The Administration Rushed on a Sweeping Immigration Policy. We Found Substantive, Sloppy Mistakes.

by Dara Lind and Yeganeh Torbati This month, the Trump White House unveiled a new policy it had aggressively pushed through the regulatory process that makes it much harder for low-income immigrants, especially those who had used public benefits, to come to or remain in the United States. The proposal — known as the “public charge” rule, since it creates a complicated test to determine whether an immigrant is “likely to be a public charge” — has the potential to dramatically restrict who’s allowed to settle in the country. And many people who work with immigrants, including social service providers and local and state governments, are worried that it will scare them away from using benefits they and their families need to thrive. To soften the blow, the rule contains a few exceptions — groups of immigrants who are allowed … Continue reading

Some of the Country’s Worst Prisons Have Escaped Justice Department Action

by Jerry Mitchell, Mississippi Center for Investigative Reporting Mississippi has saved a lot of money on its prisons over the past several years. But as the experiences of next-door neighbor Alabama show, rampant violence and understaffing can eventually draw scrutiny from the U.S. Justice Department, with potentially costly consequences. In April, the Justice Department concluded that “there is reasonable cause to believe that the men’s prisons [in Alabama] fail to protect prisoners from prisoner-on-prisoner violence and prisoner-on-prisoner sexual abuse, and fail to provide prisoners with safe conditions.” It demanded that the state fix the problems or face possible litigation. Alabama’s prisons are so bad, they violate the U.S. Constitution’s guarantees against cruel and unusual punishment, the Justice Department has said. Mississippi’s prisons may be as bad, or even worse, the Mississippi Center for Investigative Reporting and ProPublica reported. The ratio … Continue reading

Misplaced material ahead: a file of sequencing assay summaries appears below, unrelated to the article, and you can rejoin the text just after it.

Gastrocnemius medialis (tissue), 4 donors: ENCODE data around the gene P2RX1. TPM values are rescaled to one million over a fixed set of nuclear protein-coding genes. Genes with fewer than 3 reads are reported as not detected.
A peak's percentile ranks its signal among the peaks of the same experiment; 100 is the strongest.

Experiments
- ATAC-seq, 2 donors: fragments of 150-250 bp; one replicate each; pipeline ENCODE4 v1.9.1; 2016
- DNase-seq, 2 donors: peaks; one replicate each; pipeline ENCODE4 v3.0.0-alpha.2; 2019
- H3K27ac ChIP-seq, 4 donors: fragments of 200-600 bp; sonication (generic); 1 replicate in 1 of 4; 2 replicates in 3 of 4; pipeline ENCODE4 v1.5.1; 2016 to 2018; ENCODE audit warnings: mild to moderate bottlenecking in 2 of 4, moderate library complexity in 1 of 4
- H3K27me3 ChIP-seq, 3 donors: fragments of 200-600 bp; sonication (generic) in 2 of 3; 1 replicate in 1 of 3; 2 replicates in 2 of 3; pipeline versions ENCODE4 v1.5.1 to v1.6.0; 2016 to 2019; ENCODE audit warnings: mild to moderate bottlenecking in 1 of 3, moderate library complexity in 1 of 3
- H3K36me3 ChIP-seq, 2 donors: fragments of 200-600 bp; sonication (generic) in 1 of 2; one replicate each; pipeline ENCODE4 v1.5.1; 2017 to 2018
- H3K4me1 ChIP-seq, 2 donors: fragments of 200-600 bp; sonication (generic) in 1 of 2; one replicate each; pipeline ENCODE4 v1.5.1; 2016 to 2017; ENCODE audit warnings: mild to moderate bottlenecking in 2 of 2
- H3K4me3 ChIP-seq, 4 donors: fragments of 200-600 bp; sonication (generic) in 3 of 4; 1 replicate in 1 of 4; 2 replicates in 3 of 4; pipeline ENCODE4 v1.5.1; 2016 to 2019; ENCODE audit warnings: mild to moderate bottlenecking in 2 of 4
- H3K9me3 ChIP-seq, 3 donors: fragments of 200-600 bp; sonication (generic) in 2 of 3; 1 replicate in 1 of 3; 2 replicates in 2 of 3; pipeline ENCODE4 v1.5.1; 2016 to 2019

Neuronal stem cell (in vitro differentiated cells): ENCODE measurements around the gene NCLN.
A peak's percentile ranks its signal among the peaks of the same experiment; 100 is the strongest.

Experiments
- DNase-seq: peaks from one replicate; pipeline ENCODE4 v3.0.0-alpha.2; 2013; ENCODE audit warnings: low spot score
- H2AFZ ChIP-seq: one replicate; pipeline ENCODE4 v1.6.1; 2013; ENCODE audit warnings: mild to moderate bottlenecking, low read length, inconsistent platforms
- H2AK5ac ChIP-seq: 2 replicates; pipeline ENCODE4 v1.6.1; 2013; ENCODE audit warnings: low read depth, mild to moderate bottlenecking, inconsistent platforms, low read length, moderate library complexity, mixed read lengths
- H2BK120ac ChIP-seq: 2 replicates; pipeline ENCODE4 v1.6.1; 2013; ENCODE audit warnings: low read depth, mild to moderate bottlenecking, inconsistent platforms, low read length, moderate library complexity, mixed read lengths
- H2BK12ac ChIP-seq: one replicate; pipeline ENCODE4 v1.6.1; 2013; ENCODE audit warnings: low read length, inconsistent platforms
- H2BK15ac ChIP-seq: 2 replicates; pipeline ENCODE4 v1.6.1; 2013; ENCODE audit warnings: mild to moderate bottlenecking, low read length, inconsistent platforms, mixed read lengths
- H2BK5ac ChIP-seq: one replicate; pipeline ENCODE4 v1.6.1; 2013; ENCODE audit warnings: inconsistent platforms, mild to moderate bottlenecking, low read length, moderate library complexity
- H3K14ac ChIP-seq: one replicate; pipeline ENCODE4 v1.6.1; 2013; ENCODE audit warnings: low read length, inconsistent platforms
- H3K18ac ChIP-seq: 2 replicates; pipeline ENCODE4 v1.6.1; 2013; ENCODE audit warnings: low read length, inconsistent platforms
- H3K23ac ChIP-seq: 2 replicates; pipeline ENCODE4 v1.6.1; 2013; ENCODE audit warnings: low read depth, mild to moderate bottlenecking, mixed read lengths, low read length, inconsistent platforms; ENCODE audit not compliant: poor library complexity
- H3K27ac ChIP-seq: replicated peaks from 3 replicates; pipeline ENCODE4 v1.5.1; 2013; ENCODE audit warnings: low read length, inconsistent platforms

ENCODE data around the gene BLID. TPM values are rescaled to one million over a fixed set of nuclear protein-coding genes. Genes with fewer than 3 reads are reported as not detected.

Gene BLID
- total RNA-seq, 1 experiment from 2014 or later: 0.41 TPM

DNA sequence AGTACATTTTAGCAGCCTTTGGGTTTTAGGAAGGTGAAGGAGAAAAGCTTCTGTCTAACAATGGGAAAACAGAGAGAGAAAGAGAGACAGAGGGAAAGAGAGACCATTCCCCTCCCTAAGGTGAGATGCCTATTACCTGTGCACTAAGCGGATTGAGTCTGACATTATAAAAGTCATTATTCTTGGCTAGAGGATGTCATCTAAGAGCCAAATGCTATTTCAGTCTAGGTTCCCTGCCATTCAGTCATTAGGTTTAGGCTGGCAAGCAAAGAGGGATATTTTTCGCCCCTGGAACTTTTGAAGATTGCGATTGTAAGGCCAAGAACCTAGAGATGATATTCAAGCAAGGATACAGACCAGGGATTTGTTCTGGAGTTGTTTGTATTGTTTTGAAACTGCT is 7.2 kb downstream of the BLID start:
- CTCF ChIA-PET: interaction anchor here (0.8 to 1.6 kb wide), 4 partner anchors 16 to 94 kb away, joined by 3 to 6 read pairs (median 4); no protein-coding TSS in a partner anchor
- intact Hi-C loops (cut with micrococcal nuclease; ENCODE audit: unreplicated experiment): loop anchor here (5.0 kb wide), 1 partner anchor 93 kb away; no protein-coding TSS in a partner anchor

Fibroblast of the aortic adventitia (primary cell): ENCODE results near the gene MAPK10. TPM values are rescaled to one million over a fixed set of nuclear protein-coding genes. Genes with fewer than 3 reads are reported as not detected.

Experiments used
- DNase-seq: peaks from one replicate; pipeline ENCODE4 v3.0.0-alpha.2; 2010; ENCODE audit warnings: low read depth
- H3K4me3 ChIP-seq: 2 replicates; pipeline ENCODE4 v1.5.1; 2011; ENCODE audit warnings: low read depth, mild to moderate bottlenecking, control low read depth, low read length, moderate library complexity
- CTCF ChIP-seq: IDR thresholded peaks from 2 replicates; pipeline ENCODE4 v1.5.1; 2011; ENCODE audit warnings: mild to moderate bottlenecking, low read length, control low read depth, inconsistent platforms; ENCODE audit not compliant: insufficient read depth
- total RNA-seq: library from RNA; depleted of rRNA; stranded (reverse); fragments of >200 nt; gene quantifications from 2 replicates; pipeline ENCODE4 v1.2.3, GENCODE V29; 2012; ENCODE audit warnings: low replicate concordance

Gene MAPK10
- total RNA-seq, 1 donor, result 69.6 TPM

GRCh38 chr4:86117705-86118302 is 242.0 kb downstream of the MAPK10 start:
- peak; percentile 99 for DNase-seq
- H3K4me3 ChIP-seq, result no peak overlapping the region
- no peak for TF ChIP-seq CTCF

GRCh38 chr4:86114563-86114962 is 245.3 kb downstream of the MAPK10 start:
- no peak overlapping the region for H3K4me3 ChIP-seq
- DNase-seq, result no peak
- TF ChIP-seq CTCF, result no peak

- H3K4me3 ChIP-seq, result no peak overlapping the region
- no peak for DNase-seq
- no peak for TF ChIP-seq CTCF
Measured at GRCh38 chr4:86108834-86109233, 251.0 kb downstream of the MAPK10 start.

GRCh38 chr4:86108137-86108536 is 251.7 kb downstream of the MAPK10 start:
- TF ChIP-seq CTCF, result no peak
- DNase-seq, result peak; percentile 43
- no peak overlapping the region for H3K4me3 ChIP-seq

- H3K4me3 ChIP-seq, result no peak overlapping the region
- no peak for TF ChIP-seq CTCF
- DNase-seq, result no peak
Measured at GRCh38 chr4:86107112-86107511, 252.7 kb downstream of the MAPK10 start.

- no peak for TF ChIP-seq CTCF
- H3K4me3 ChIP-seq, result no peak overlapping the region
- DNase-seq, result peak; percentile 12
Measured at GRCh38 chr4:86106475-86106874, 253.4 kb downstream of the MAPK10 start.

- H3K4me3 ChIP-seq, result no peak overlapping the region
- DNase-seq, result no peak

Sen. Elizabeth Warren Asks Why The Justice Department Went Easy on Big Banks

by Kevin Wack, American Banker, and Jesse Eisinger, ProPublica Sen. Elizabeth Warren is demanding information from the Justice Department about actions that Trump administration officials took last year to reduce the penalties against two large banks that sold faulty mortgages to investors in the run-up to the financial crisis. “These weak settlements send a clear message to financial institutions and white-collar criminals that they can evade accountability as long as they are wealthy and well connected,” wrote Warren, a Massachusetts Democrat, in a letter Monday to Attorney General William Barr. “It is unconscionable that the Administration is refusing to hold corporate criminals fully accountable for their role in the financial crisis.” Political appointees at the DOJ’s headquarters in Washington, D.C., overruled the judgments of staff prosecutors who wanted Barclays and the Royal Bank of Scotland to pay substantially higher penalties … Continue reading

The Car Seat Industry Helped Delay a Child Safety Regulation — Again

by Daniela Porat A long-awaited federal safety standard to test child car seats for their effectiveness in side-impact car crashes has been delayed to March 2020 — more than six years since the regulation was first proposed and nearly two decades since Congress urged the Department of Transportation to address the issue. Attempts to improve car seat safety have bogged down because of a lack of good data on accidents involving children, antiquated technology and industry lobbying. The car seat industry has sought to delay the side-impact rule, arguing that the government should not act without also updating its other safety standards for car seats. Joseph Colella, the director of child passenger safety for the Juvenile Products Manufacturers Association, said that having to test multiple types of child car seats under varying crash scenarios with different testing tools would impose … Continue reading